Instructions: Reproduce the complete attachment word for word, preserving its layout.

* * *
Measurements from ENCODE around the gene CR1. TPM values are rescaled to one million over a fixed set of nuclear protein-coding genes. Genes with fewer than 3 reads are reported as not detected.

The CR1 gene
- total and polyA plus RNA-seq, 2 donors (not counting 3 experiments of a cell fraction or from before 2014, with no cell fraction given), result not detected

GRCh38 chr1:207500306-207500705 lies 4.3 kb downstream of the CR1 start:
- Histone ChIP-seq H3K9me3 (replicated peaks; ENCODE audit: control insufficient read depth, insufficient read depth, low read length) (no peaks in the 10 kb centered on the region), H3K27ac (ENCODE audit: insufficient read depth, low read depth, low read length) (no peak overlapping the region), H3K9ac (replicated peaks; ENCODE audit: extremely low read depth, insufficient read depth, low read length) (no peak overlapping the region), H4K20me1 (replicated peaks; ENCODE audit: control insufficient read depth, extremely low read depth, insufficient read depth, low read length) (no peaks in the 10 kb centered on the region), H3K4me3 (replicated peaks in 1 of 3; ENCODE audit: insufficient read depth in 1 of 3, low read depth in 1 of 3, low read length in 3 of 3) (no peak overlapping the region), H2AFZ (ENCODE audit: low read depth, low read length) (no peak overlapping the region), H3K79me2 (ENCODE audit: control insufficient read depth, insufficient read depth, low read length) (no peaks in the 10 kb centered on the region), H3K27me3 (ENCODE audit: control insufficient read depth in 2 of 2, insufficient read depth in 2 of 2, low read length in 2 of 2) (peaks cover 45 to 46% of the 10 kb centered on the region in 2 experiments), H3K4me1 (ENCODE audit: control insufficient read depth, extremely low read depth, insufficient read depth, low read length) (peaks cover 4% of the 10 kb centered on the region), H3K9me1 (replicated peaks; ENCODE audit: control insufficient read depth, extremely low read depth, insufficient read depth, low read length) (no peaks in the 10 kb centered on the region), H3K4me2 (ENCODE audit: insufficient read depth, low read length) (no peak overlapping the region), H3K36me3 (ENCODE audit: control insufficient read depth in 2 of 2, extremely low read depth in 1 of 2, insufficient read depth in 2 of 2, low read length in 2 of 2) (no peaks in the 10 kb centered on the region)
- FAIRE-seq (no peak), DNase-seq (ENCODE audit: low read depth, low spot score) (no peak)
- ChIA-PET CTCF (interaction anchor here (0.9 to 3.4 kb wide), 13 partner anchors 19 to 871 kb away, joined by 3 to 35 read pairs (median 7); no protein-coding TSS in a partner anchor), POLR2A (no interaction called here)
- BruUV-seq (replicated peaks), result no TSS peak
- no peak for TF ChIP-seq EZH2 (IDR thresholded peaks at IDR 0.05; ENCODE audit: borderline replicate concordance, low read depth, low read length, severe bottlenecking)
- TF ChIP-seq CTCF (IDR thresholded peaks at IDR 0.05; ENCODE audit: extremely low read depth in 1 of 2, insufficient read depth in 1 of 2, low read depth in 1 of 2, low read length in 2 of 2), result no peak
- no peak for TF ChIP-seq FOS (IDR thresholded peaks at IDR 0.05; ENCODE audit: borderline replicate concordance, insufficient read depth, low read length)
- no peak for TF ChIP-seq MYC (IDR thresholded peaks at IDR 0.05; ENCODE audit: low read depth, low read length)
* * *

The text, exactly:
Measurements from ENCODE around the gene CR1. TPM values are rescaled to one million over a fixed set of nuclear protein-coding genes. Genes with fewer than 3 reads are reported as not detected.

The CR1 gene
- total and polyA plus RNA-seq, 2 donors (not counting 3 experiments of a cell fraction or from before 2014, with no cell fraction given), result not detected

GRCh38 chr1:207500306-207500705 lies 4.3 kb downstream of the CR1 start:
- Histone ChIP-seq H3K9me3 (replicated peaks; ENCODE audit: control insufficient read depth, insufficient read depth, low read length) (no peaks in the 10 kb centered on the region), H3K27ac (ENCODE audit: insufficient read depth, low read depth, low read length) (no peak overlapping the region), H3K9ac (replicated peaks; ENCODE audit: extremely low read depth, insufficient read depth, low read length) (no peak overlapping the region), H4K20me1 (replicated peaks; ENCODE audit: control insufficient read depth, extremely low read depth, insufficient read depth, low read length) (no peaks in the 10 kb centered on the region), H3K4me3 (replicated peaks in 1 of 3; ENCODE audit: insufficient read depth in 1 of 3, low read depth in 1 of 3, low read length in 3 of 3) (no peak overlapping the region), H2AFZ (ENCODE audit: low read depth, low read length) (no peak overlapping the region), H3K79me2 (ENCODE audit: control insufficient read depth, insufficient read depth, low read length) (no peaks in the 10 kb centered on the region), H3K27me3 (ENCODE audit: control insufficient read depth in 2 of 2, insufficient read depth in 2 of 2, low read length in 2 of 2) (peaks cover 45 to 46% of the 10 kb centered on the region in 2 experiments), H3K4me1 (ENCODE audit: control insufficient read depth, extremely low read depth, insufficient read depth, low read length) (peaks cover 4% of the 10 kb centered on the region), H3K9me1 (replicated peaks; ENCODE audit: control insufficient read depth, extremely low read depth, insufficient read depth, low read length) (no peaks in the 10 kb centered on the region), H3K4me2 (ENCODE audit: insufficient read depth, low read length) (no peak overlapping the region), H3K36me3 (ENCODE audit: control insufficient read depth in 2 of 2, extremely low read depth in 1 of 2, insufficient read depth in 2 of 2, low read length in 2 of 2) (no peaks in the 10 kb centered on the region)
- FAIRE-seq (no peak), DNase-seq (ENCODE audit: low read depth, low spot score) (no peak)
- ChIA-PET CTCF (interaction anchor here (0.9 to 3.4 kb wide), 13 partner anchors 19 to 871 kb away, joined by 3 to 35 read pairs (median 7); no protein-coding TSS in a partner anchor), POLR2A (no interaction called here)
- BruUV-seq (replicated peaks), result no TSS peak
- no peak for TF ChIP-seq EZH2 (IDR thresholded peaks at IDR 0.05; ENCODE audit: borderline replicate concordance, low read depth, low read length, severe bottlenecking)
- TF ChIP-seq CTCF (IDR thresholded peaks at IDR 0.05; ENCODE audit: extremely low read depth in 1 of 2, insufficient read depth in 1 of 2, low read depth in 1 of 2, low read length in 2 of 2), result no peak
- no peak for TF ChIP-seq FOS (IDR thresholded peaks at IDR 0.05; ENCODE audit: borderline replicate concordance, insufficient read depth, low read length)
- no peak for TF ChIP-seq MYC (IDR thresholded peaks at IDR 0.05; ENCODE audit: low read depth, low read length)